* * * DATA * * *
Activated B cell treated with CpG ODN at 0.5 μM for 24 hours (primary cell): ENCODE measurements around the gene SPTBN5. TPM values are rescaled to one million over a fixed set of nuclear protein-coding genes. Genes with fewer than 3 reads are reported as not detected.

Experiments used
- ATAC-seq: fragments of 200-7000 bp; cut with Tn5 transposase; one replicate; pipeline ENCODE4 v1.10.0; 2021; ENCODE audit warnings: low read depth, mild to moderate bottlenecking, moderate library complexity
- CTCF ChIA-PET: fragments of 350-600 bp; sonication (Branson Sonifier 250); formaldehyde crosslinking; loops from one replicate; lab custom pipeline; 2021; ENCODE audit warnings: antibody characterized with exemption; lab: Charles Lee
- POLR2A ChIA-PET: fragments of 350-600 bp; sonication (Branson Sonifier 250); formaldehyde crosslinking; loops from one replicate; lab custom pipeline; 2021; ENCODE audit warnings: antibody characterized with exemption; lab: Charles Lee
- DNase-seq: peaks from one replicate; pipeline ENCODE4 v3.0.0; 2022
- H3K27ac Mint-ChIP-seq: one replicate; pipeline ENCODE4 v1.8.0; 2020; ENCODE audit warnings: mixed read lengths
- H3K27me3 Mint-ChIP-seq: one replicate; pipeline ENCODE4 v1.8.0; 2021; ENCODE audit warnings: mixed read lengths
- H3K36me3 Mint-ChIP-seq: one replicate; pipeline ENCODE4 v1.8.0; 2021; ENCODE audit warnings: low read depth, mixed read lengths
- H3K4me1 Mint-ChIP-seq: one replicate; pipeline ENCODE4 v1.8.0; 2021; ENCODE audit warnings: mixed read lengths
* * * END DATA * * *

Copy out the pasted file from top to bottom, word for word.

Activated B cell treated with CpG ODN at 0.5 μM for 24 hours (primary cell): ENCODE measurements around the gene SPTBN5. TPM values are rescaled to one million over a fixed set of nuclear protein-coding genes. Genes with fewer than 3 reads are reported as not detected.

Experiments used
- ATAC-seq: fragments of 200-7000 bp; cut with Tn5 transposase; one replicate; pipeline ENCODE4 v1.10.0; 2021; ENCODE audit warnings: low read depth, mild to moderate bottlenecking, moderate library complexity
- CTCF ChIA-PET: fragments of 350-600 bp; sonication (Branson Sonifier 250); formaldehyde crosslinking; loops from one replicate; lab custom pipeline; 2021; ENCODE audit warnings: antibody characterized with exemption; lab: Charles Lee
- POLR2A ChIA-PET: fragments of 350-600 bp; sonication (Branson Sonifier 250); formaldehyde crosslinking; loops from one replicate; lab custom pipeline; 2021; ENCODE audit warnings: antibody characterized with exemption; lab: Charles Lee
- DNase-seq: peaks from one replicate; pipeline ENCODE4 v3.0.0; 2022
- H3K27ac Mint-ChIP-seq: one replicate; pipeline ENCODE4 v1.8.0; 2020; ENCODE audit warnings: mixed read lengths
- H3K27me3 Mint-ChIP-seq: one replicate; pipeline ENCODE4 v1.8.0; 2021; ENCODE audit warnings: mixed read lengths
- H3K36me3 Mint-ChIP-seq: one replicate; pipeline ENCODE4 v1.8.0; 2021; ENCODE audit warnings: low read depth, mixed read lengths
- H3K4me1 Mint-ChIP-seq: one replicate; pipeline ENCODE4 v1.8.0; 2021; ENCODE audit warnings: mixed read lengths